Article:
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Japanese: Lesson 1
Lesson 1 :: Lesson 2 :: Lesson 3 :: Lesson 4
Spoken :: Greetings and other Basics

I'm going to start a weekly mini Japanese lesson. Let's start out with some basic phrases and greetings:

  • Good morning = Ohayo (Literally, "It's early")
  • Good afternoon = Konnichiwa (Literally, "This day is...")
  • Good evening = Konbanwa (Literally, "This afternoon is...")
  • Good night = Oyasumi nasai (Literally, "Please rest.")
  • Goodbye = Sayonara

  • Thank you = Arigato
  • You're welcome = dou itashimashite
  • Yes = Hai
  • No = Iie
Written :: 2 of 4 Alphabets

There are four alphabets the Japanese use. Two of them are used in the Inuyasha sample at right. Most of the characters there are hiragana. There are also four kanji characters.

Kanji are borrowed characters from the Chinese character system. The four kanji in this sample are more complicated than the hiragana. Three spell out Inuyasha's name. The other one is verb root of kaeru (the root is "ka-e"). These characters stand for concepts. They can have different pronunciations, depending on what other characters they are near, and they can be combined with each other and hiragana to produce different words.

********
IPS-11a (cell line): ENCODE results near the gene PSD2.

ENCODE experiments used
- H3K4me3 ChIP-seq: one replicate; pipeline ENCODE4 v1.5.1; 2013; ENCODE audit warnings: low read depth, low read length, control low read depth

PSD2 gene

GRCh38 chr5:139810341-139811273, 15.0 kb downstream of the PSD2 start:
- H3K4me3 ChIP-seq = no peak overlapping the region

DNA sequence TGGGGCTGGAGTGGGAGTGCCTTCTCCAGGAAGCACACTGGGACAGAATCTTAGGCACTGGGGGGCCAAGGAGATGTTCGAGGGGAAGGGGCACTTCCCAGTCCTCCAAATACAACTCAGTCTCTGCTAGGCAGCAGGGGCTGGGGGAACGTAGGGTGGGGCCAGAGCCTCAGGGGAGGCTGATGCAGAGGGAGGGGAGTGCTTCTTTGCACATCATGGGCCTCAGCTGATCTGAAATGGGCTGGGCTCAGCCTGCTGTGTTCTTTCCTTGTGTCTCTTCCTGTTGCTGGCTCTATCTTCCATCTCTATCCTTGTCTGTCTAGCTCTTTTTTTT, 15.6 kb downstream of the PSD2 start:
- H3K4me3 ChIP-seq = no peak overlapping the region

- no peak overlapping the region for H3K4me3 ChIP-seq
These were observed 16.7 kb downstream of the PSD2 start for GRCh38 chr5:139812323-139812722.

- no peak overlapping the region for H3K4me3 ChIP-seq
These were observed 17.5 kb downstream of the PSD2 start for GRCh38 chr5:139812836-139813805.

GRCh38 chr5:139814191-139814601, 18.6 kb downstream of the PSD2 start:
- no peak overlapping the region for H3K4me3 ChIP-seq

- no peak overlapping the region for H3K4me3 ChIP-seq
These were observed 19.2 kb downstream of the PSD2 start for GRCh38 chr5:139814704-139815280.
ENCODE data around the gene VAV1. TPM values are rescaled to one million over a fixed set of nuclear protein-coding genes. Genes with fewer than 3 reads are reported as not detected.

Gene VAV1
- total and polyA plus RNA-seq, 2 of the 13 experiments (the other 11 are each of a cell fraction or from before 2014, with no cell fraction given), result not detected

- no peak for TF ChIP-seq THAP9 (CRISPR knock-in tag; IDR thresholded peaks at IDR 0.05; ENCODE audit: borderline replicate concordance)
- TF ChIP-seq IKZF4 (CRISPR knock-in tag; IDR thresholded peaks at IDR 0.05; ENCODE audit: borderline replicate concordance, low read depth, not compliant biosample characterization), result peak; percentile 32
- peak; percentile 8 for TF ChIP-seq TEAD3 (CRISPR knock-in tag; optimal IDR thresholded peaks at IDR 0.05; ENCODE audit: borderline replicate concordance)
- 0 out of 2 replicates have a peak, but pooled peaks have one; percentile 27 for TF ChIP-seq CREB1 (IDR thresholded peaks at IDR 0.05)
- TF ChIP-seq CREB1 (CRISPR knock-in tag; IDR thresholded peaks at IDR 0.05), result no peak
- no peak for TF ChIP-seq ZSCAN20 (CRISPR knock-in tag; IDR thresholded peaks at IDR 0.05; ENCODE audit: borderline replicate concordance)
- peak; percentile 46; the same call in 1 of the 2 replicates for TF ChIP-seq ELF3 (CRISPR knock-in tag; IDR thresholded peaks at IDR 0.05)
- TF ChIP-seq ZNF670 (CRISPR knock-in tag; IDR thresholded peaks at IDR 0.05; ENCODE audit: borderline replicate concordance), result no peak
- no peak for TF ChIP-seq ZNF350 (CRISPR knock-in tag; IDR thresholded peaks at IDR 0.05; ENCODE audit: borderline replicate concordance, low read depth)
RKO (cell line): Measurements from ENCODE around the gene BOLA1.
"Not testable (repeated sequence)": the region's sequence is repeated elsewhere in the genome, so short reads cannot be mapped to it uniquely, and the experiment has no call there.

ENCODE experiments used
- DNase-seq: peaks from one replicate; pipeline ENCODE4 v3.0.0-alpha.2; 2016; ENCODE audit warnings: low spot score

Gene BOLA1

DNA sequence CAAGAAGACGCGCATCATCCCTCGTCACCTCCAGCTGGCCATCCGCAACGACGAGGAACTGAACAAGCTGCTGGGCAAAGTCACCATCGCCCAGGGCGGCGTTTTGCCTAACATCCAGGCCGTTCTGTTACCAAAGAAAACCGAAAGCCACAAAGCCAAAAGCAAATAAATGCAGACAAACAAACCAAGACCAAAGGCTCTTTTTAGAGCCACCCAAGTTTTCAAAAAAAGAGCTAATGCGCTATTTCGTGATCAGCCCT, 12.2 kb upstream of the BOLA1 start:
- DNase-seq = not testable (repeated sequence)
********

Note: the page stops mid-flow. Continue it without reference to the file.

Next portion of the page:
Hiragana were invented by the Japanese because the Chinese characters weren't enough. Japanese is structured differently from Chinese, so they had to adopt other characters to fully write down their spoken language. Hiragana is what they came up with. Hiragana are much simpler than kanji, and look very smooth and a little curvy. You could, in one sense, call them the Japanese cursive, but only because they look like cursive. Hiragana have no meaning. They, like our letters, only represent a sound, not a concept. The first hiragana character, the cross with the curly-que around it, is the symbol for the sound "a" (as in father). It has no more meaning than that. Hiragana are not exactly like our letters, though. Each hiragana character represents one Japanese syllable, or mora.

You may notice the tiny hiragana looking characters next to the kanji characters. These are call furigana. They are help for young Japanese readers (and inexperienced foreigners!). These characters "sound out" the kanji for the reader, in case they are not advanced enough to know how to pronounce a particular kanji. There are over 10,000 kanji characters. You must know 3,000 to be considered literate in Japanese.

Lesson 2